Greenspan Suggests Adoption of Hybrid Tax System
Earlier today, I discussed the reactions to Senate Minority Leader Harry Reid referring to Fed Chairman Alan Greenspan as a “hack” and noted that many of us, on both the Left and the Right, think Greenspan acts as if he’s the guru of all things Econ. Here’s a classic example:
Fed Chairman suggests adoption of hybrid tax system (newratings.com)
Federal Reserve Chairman Alan Greenspan on Thursday called for an overhaul of the US tax system, while recommending the introduction of a consumption tax to boost economic growth. President Bush has made the overhaul of the federal tax system one of his top second-term goals, while setting up an advisory panel to explore various reform options.
“As you know, many economists believe that a consumption tax would be best from the perspective of promoting economic growth – particularly if one were designing a tax system from scratch – because a consumption tax is likely to encourage saving and capital formation,” Greenspan said, while speaking at a meeting with a panel appointed by President Bush to consider tax reforms. The US tax system is not a practical way of reducing the countryÃ¢€™s current account deficit, Greenspan added. Pointing out that the switch from an income tax system to consumption tax would not be easy and may face huge opposition from the Democrats, Greenspan suggested that policymakers could try out a combination of an income tax and a consumption tax. “I would suspect that probably that may be the best route to go. In other words, don’t try for purity,” he said. Consumption tax can take the form of national retail sales tax or a value-added tax. Greenspan suggested that a consumption tax could skip such necessities as food and clothing to restrict its negative impact on the poor.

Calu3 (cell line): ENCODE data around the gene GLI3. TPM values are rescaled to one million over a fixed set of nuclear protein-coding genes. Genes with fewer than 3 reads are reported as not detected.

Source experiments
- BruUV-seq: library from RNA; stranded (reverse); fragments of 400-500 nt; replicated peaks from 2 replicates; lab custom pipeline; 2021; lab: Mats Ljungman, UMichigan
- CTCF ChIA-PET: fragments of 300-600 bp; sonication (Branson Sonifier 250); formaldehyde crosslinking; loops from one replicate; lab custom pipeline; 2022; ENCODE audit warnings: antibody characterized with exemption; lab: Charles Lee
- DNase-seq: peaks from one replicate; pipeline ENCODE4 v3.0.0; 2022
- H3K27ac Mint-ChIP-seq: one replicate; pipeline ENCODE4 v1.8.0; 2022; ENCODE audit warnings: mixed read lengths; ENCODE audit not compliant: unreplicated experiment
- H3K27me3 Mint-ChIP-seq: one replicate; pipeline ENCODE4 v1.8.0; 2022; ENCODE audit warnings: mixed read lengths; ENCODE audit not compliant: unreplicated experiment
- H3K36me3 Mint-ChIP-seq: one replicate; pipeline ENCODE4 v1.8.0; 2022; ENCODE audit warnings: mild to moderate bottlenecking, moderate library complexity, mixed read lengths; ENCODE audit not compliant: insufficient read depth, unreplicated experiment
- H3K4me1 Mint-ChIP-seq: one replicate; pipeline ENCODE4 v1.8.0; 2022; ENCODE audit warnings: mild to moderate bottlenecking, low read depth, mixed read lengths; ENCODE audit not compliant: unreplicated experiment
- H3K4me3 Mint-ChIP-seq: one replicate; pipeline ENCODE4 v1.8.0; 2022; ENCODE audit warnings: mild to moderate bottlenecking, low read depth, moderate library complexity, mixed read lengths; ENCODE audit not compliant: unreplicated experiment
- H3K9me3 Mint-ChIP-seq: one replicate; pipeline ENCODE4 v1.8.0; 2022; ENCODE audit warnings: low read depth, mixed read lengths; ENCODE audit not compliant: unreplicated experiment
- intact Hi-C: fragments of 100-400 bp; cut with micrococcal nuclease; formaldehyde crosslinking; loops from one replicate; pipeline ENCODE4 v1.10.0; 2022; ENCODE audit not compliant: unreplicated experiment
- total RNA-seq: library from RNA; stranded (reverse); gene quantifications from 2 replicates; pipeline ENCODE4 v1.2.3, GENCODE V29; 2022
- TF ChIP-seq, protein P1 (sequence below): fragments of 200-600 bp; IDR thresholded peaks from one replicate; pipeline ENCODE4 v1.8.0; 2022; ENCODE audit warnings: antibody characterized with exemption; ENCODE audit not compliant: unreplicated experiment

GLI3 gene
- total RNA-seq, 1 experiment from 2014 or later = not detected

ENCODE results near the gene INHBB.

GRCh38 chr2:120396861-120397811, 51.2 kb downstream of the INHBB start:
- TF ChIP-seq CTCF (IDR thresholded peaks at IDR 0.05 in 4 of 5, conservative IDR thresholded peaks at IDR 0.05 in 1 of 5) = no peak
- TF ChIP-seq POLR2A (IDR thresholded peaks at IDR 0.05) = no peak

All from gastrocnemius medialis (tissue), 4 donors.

I tend to think Greenspan is right, for what that’s worth, but what has this to do with managing the Federal Reserve system?